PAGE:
I’ve been frankly appalled by the partisanship and loose reasoning exhibited at the Zimmerman trial over the past couple of days.
- She directly questioned Mr. Zimmerman as to his intention whether or not to testify while the defense case was still in progress. This is unheard of in my experience of US jurisprudence. She overrode repeated objections from Mr. Zimmerman’s counsel to do so. You can see video of the exchange, and read a transcript of it, here. (I agree with the commenters at that link that the judge was ‘way out of line’ in acting as she did.)
- She’s disallowed evidence that was deliberately concealed by the prosecution until almost the start of the trial – evidence that clearly demonstrates criminal tendencies, attitudes and actions on the part of Trayvon Martin, and would therefore convincingly bolster Mr. Zimmerman’s claims about his actions that night. She even walked out of the court while the defense was still trying to make its case about the evidence. There’s video of the exchange at the link.
- She’s permitted the introduction of a third charge – manslaughter – for the jury to consider, despite that charge never before having been laid against Mr. Zimmerman. It appears clear to me – and to many other observers – that since the prosecution’s case has been so badly bungled from the beginning, they – and, by inference, the judge – are trying desperately to give the jury an opportunity to convict Mr. Zimmerman of something – anything! – so as to to avoid a ‘not guilty’ verdict.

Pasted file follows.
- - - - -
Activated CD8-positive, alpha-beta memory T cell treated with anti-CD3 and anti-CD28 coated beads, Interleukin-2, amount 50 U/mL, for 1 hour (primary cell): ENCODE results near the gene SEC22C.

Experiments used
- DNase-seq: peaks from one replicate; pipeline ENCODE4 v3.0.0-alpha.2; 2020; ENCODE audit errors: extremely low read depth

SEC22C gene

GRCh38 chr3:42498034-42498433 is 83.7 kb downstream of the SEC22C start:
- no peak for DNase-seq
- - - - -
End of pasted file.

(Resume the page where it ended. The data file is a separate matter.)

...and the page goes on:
These developments are not only ridiculous, but in my opinion they demonstrate at best, judicial incompetence; at worst, outright corruption and a miscarriage of justice. I question whether Mr. Zimmerman can possibly receive a fair trial and/or verdict under such conditions. I believe there are more than enough grounds for a higher court to declare a mistrial on appeal, and order that the case be re-tried – preferably before a more qualified and less partisan judge! (I’m not alone in that belief.)
If Mr. Zimmerman is found guilty under these circumstances, it’ll be a black day for the Florida legal system. He may, indeed, be guilty – I’m not in the courtroom, I haven’t heard all the evidence, and therefore I haven’t been able to form a qualified judgment – but his guilt (or innocence) must be established by open, impartial, unimpeachable standards of judicial fairness. On the basis of the points outlined above, right now, those standards appear to me to be conspicuous by their absence from his trial during recent events.